CDC Issues New Recommendations for Treating Shigella Infection

This article originally appeared here.
Certain <i>Shigella</i> strains may have a resistance gene that leads to reduced susceptibility to fluoroquinolone antibiotics. <i>Photo Credit: CDC.</i>
Certain Shigella strains may have a resistance gene that leads to reduced susceptibility to fluoroquinolone antibiotics. Photo Credit: CDC.

The Centers for Disease Control and Prevention (CDC) has issued an alert to healthcare professionals regarding new recommendations for the treatment of Shigella infection. 

Recent data indicate the presence of certain Shigella strains that have a quinolone resistance gene that may lead to reduced susceptibility to fluoroquinolone antibiotics. Specifically, the CDC has identified an increase in Shigella isolates with minimum inhibitory concentration (MIC) values of 0.12–1μg/mL for the fluoroquinolone antibiotic ciprofloxacin. This is concerning as fluoroquinolone treatment of an infection with a strain harboring a quinolone resistance gene may be less effective and may increase the risk of a more severe clinical course for the patient. It may also increase the risk of secondary cases if the treatment prolongs the duration or increases the quantity of organisms shed in the stool.

The alert provides specific recommendations for clinicians managing patients with suspected Shigella infection:

  • Order stool culture to obtain isolates for antimicrobial susceptibility testing,
  • Order antimicrobial susceptibility testing when ordering stool culture for Shigellarequest ciprofloxacin testing that includes dilutions of 0.12μg/mL or lower,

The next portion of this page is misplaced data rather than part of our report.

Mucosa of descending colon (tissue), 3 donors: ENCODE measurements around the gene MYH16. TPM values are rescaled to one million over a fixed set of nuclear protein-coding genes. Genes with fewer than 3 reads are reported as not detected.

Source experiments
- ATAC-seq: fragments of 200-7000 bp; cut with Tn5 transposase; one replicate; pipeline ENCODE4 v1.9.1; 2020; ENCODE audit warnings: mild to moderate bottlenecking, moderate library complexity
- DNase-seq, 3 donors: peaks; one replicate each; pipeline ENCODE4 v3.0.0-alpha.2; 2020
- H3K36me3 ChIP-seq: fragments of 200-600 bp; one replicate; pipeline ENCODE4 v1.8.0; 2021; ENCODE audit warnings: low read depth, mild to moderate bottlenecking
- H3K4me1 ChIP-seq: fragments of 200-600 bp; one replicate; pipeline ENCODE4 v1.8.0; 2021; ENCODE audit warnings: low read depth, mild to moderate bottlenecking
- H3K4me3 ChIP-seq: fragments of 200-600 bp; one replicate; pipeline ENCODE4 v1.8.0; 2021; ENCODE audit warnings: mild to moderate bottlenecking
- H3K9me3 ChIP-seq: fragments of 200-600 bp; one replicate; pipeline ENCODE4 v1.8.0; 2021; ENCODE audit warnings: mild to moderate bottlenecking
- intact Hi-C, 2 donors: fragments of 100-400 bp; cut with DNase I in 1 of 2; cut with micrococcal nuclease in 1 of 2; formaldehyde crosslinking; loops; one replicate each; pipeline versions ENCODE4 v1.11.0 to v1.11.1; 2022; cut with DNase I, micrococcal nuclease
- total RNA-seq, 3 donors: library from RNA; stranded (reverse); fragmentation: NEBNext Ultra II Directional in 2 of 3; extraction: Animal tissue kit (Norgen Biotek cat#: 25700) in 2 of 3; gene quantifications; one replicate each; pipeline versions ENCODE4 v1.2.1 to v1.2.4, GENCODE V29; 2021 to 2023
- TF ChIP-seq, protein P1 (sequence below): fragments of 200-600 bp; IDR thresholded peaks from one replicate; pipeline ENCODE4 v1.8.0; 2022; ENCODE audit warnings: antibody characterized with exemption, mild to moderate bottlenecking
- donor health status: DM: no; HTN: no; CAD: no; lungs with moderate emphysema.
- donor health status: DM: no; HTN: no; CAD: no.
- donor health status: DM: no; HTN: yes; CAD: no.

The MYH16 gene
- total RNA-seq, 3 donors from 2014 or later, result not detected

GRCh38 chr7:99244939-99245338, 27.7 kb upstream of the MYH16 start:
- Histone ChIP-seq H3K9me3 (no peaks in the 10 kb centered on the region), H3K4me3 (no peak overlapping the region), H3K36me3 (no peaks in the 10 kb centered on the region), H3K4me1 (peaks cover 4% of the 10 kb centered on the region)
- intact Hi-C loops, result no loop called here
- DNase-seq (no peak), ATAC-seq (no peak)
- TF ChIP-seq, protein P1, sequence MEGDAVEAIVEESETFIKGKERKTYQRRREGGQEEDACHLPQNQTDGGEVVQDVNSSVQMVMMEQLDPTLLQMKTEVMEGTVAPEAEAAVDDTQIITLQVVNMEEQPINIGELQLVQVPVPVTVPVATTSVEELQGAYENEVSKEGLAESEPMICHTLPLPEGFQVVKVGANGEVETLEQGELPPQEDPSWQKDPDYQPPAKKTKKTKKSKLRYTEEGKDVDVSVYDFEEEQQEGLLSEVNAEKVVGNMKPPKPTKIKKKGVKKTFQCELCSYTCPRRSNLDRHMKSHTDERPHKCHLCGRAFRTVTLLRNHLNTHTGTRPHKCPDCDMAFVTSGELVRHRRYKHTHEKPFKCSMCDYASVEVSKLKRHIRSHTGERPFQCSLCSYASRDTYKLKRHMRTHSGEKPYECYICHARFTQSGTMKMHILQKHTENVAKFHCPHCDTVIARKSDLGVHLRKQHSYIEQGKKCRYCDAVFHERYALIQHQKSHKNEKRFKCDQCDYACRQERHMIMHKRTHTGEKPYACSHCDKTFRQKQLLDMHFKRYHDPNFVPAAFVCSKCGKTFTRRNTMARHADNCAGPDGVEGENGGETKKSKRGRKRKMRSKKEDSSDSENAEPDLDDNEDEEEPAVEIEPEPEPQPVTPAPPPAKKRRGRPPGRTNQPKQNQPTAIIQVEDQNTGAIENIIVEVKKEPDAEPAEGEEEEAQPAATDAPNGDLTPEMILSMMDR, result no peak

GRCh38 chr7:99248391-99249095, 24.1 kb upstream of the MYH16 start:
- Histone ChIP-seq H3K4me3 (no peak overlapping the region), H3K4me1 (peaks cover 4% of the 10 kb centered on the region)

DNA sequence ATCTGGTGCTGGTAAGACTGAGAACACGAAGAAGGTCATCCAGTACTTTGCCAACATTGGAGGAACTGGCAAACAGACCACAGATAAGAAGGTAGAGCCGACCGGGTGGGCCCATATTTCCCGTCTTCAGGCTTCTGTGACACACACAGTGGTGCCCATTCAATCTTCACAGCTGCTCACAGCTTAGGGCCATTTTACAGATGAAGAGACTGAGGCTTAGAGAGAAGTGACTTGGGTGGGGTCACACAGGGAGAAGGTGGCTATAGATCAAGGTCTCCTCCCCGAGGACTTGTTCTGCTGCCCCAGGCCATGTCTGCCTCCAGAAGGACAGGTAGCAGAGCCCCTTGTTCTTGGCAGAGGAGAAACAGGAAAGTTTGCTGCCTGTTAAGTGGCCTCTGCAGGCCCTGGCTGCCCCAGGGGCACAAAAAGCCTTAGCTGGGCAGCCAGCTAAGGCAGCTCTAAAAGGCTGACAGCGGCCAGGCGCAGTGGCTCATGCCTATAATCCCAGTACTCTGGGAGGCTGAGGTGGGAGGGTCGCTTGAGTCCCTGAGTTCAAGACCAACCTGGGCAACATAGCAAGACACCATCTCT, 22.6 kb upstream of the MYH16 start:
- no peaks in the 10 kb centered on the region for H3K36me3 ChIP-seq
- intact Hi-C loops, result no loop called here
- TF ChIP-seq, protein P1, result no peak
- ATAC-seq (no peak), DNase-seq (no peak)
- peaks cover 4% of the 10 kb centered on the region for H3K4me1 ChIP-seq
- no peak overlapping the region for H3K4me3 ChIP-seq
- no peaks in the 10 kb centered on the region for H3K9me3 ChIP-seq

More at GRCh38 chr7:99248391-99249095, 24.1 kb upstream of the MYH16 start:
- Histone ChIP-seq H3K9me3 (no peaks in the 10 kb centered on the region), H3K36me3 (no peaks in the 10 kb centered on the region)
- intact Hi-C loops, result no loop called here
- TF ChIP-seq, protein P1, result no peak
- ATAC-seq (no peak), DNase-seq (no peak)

• Do not routinely prescribe antibiotic therapy; reserve antibiotics for patients for whom it is clinically indicated or in an outbreak setting,
  • When antibiotic treatment is indicated, tailor antibiotic choice to antimicrobial susceptibility results as soon as possible with special attention given to the MIC for fluoroquinolone antibiotics; avoid prescribing fluoroquinolones if the ciprofloxacin MIC is 0.12μg/mL or higher even if the laboratory report identifies the isolate as susceptible,
  • Obtain follow-up stool cultures in patients who have continued or worsening symptoms despite antibiotic therapy,
  • Report all cases of shigellosis to your local health department, and
  • Clinicians who identify a patient with shigellosis and a ciprofloxacin MIC of 0.12–1μg/mL should include this finding along with other information regarding the case to their local health department to facilitate further testing of the isolate.

The CDC will continue to monitor trends in antimicrobial susceptibility and has notified representatives at the US Food and Drug Administration and Clinical and Laboratory Standards Institute, who will review the findings to determine whether a change to the susceptible range of MIC values for ciprofloxacin in Shigella is warranted.

Reference

CDC recommendations for diagnosing and managing Shigella strains with possible reduced susceptibility to ciprofloxacin [press release]. Washington DC: Centers for Disease Control and Prevention. Published April 18, 2017. Accessed April 21, 2017.

You must be a registered member of Infectious Disease Advisor to post a comment.

Sign Up for Free e-newsletters